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Think of soil as the foundations of your garden. If you build a house without strong foundations your house will fail as will your plants.

Soil is vital to healthy plant growth as it:

  •  Supports the plant’s roots.
  •  Supplies the majority of nutrients needed by the plant.
  • Provides the water needed to carry nutrients throughout the plant.
  •  Provides oxygen to the plant.
  •  Is home to countless symbiotic organisms that the plant depends on for survival such as worms, fungi and bacteria.

Ideal Soils should be:

  •  Be high in organic matter.
  • Have good drainage.
  •  Have good aeration.
  • Hold nutrients.
  • Have healthy soil flora and fauna – fungi, bacteria, and worms.
  • And be friable.

Main Soil types:


  • Poor water holding ability.
  • Excellent drainage.
  • May be hydrophobic.
  • Leaches nutrients.
  • Easy to cultivate.


  • Poor water holding ability.
  • Excellent drainage.
  • May be hydrophobic.
  • Leaches nutrients.
  • Easy to cultivate.


  • Good water holding ability.
  • Good nutrient retention.
  • May have poor drainage.
  • May have low aeration.
  • May be difficult cultivate.

All of these soil types can be improved by adding organic matter Poor drainage and hydrophobic soils are the most common issues faced on clay soils. For heavy sodic clay soils apply a heavy dressing of gypsum and dig it in. If your clay is not sodic you are wasting your money on Gypsum. To test for sodic clay simply put a small handful of the clay into a glass jar with a screw top lid, 3⁄4 fill with water, close lid firmly and give the whole thing a good shake and place on a bench for 12 hours. After 12 hours if the water is cloudy then you have sodic clay soils.


Gypsum is a naturally derived mineral product. Its breaks up clay & improves drainage without altering the pH. It does this by aggregating the clay particles Follow the application with a good layer of mulch and keep it topped up as it decomposes.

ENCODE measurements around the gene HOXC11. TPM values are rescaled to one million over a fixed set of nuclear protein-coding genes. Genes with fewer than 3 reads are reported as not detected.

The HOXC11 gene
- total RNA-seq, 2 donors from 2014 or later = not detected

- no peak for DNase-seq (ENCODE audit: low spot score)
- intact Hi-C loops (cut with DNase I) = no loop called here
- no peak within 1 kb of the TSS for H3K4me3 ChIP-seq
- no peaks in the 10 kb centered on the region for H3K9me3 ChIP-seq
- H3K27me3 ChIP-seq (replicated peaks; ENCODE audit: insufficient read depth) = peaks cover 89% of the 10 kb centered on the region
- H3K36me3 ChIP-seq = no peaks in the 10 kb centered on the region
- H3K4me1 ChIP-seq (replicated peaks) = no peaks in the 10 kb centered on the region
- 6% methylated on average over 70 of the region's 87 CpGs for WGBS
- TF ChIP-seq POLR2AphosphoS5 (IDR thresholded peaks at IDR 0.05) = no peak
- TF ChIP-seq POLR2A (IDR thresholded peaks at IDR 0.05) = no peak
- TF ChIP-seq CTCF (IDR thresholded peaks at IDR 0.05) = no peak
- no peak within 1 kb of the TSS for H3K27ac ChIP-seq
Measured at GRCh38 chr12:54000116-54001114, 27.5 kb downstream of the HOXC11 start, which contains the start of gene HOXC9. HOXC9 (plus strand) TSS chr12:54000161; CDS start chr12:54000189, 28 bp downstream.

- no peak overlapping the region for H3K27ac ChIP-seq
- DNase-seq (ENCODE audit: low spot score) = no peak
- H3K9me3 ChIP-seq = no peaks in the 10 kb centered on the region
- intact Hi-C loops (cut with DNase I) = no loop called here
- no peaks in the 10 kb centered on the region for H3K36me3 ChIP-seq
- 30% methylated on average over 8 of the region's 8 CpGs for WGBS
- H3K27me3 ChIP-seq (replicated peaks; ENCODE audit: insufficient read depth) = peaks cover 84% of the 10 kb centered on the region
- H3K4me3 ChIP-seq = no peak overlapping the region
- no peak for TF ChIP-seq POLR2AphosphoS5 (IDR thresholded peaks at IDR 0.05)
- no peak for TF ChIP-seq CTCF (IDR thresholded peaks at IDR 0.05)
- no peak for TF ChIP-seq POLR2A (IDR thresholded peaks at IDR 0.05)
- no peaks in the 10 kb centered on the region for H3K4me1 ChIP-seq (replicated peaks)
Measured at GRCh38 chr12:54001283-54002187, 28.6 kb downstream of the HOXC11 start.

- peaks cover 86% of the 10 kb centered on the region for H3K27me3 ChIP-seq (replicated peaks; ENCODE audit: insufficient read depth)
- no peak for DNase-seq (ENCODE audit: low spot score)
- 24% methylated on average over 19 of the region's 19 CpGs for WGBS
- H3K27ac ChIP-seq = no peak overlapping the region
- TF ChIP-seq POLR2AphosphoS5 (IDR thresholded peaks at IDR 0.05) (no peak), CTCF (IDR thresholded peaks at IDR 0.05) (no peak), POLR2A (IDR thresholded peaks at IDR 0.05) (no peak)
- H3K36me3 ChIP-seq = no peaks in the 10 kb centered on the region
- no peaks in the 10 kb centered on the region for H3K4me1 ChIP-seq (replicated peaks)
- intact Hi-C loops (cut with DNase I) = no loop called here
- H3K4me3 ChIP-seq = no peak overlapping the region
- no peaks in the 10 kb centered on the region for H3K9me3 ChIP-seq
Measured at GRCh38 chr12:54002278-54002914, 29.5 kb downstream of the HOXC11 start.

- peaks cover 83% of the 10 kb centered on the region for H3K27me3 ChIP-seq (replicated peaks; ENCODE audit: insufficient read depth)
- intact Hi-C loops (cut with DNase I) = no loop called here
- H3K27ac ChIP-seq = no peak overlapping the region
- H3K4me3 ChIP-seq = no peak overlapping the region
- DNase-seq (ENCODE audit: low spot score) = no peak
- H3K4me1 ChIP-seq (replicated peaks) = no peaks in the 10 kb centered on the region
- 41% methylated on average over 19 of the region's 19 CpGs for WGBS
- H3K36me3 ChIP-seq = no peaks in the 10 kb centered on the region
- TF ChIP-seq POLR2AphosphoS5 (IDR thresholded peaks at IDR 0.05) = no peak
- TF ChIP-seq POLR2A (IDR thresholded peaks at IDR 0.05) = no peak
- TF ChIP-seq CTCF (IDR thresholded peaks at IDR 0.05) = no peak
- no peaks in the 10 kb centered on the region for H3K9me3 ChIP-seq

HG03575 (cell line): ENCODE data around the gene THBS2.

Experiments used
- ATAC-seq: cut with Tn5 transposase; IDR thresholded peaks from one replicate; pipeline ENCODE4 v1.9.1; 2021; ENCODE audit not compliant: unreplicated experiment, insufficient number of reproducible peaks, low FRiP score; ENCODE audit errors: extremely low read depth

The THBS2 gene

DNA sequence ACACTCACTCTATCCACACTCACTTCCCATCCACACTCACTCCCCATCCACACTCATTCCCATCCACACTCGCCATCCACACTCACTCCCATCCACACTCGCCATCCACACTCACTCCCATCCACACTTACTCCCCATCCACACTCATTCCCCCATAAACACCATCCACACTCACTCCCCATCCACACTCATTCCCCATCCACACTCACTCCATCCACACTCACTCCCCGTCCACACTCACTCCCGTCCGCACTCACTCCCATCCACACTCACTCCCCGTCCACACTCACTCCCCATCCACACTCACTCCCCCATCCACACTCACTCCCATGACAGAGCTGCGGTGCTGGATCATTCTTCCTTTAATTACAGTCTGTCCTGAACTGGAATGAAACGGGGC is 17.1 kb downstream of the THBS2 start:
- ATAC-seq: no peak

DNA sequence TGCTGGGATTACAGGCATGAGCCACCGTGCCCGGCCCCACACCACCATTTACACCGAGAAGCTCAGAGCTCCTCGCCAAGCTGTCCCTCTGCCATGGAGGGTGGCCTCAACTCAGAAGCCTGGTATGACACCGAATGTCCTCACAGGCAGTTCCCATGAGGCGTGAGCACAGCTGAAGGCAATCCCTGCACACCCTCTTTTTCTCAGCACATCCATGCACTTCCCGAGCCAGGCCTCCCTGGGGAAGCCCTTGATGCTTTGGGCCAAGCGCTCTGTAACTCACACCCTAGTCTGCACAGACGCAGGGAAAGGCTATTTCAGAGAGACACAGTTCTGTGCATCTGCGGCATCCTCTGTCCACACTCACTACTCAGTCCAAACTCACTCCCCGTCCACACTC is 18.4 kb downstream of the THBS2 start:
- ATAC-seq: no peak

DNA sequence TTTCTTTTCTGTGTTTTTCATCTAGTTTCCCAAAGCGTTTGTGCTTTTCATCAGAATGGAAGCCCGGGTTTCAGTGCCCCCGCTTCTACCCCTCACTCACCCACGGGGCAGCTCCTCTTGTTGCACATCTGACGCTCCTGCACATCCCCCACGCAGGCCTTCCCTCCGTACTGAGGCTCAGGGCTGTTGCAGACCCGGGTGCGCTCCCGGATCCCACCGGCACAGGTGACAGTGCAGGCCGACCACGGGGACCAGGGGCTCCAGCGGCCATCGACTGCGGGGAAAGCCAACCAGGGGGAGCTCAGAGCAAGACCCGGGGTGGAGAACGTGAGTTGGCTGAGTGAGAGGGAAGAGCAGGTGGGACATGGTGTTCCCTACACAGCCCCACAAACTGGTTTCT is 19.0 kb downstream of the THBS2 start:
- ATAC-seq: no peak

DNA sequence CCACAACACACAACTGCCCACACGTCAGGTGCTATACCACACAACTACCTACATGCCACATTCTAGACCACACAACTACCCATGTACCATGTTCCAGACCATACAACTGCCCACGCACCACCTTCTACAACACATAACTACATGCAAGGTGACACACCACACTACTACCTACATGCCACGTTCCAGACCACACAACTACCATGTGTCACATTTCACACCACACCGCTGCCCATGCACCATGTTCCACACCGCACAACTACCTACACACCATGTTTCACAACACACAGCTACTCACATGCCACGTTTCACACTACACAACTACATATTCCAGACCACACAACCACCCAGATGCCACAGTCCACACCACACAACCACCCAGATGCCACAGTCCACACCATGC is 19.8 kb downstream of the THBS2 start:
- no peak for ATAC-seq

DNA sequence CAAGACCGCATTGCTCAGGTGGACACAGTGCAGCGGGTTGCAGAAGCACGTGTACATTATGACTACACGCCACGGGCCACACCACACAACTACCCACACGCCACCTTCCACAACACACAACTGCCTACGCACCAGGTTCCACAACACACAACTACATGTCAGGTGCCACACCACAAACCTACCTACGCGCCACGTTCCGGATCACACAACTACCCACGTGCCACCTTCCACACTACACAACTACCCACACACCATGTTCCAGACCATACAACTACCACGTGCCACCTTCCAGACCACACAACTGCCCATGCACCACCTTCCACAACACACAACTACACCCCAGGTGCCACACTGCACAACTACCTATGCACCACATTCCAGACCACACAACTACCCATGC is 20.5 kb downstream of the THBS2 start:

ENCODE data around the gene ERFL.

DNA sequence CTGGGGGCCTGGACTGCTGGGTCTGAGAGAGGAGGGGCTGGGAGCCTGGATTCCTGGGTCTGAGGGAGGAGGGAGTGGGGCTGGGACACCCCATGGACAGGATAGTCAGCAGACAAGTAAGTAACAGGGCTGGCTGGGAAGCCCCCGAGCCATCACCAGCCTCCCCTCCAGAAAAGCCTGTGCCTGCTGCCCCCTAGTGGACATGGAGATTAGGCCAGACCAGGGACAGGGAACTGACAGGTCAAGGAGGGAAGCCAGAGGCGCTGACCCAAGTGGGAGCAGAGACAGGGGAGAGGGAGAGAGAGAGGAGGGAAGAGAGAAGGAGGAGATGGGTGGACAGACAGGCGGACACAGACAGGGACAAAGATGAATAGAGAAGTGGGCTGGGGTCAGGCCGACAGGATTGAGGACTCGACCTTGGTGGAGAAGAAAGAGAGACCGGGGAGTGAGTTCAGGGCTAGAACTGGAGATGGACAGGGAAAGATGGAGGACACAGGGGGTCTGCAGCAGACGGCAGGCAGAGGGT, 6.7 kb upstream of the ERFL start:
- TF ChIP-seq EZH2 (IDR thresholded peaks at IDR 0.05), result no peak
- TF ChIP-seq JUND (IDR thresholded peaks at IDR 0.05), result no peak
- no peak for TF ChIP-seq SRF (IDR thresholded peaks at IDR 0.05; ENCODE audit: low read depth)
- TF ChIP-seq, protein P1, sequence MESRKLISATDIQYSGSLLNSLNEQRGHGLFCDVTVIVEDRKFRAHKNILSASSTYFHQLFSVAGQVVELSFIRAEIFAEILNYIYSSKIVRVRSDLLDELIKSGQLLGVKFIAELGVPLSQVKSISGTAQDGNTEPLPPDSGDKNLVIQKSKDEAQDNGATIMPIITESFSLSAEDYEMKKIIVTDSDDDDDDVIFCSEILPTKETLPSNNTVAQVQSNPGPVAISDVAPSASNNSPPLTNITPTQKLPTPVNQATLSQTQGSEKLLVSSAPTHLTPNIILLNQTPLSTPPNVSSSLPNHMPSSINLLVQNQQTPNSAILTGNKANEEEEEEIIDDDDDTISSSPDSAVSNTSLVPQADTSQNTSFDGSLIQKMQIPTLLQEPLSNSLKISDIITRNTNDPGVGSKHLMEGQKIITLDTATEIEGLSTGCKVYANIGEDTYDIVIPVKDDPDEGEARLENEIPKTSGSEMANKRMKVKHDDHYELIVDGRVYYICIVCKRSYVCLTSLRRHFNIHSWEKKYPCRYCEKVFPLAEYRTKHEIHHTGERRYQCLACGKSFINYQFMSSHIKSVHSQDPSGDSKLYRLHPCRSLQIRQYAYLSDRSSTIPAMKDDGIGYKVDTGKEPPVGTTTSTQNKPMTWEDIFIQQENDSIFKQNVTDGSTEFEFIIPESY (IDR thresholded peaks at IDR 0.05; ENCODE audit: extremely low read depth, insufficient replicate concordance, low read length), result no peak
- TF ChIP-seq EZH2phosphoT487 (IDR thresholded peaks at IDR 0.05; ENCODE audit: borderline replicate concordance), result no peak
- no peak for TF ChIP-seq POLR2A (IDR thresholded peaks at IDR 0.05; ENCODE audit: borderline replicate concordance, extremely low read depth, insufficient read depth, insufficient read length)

You might consider building mounds if:

Your soil is dreadful; adding garden loam on top seems the easiest way. Your soil drains badly and you need to build it up. You need to create a sound or visual barrier around your block or add aesthetic appeal. But consider that mounds dry out faster than un-mounded beds and they can be difficult to water as water runs off the sides. Careful cultivation and preparation eliminates the need to mound.

Hydrophobic Soils and Soil Wetting Agents:

When you stand watering your garden with a hose for hours and all it does is run off then this is a hydrophobic soil

  • All types of soils can become hydrophobic.
  • Soils have to be “reminded” how to take up water again by the adding organic matter.
  • Use aged composts and manures, or a native soil blend.
  • Application of a “granular soil wetter” to improve water penetration? but: be aware that some soil wetters can harm frogs and small reptiles.

Improving your Soil:

  • Compost can be made at home or is readily available commercially.
  • Aged animal manures and worm compost are rich in nutrients.
  • Mulch layers will also break down over time to add nutrients to the soil.
  • Compost teas make excellent garden fertilisers.


  • Mulch keeps the soil temperature cool in hot conditions assisting root development and growth.
  • Prevents weeds from germinating by blocking light from dormant seed.
  • Bark chips, leaf litter, shredded paper, lucerne and straw are all examples of organic mulches.
  • Organic mulches are broken down by soil microbes adding valuable nutrients to the soil.

Soil Flora and Fauna:

  • Millions of microorganisms (e.g. fungi and bacteria) make up the living
  • Microorganisms thrive in clay soils and soils rich in organic matter.
  • Three quarters of all soil microorganisms live in the top 50mm of the soil.
  • Microorganisms break down organic matter and release nutrients back

To maintain healthy populations of soil fauna:

  • Reduce unnecessary soil cultivation.
  • Continually top up organic matter on the soil surface.
  • Improve drainage in heavy clay soils or where the soil is compacted.
  • Protect the soil from harsh temperatures and moisture loss.
  • Reduce or stop the use of garden chemicals e.g. herbicides, fungicides,
  • Stop the use of artificial garden fertilisers.

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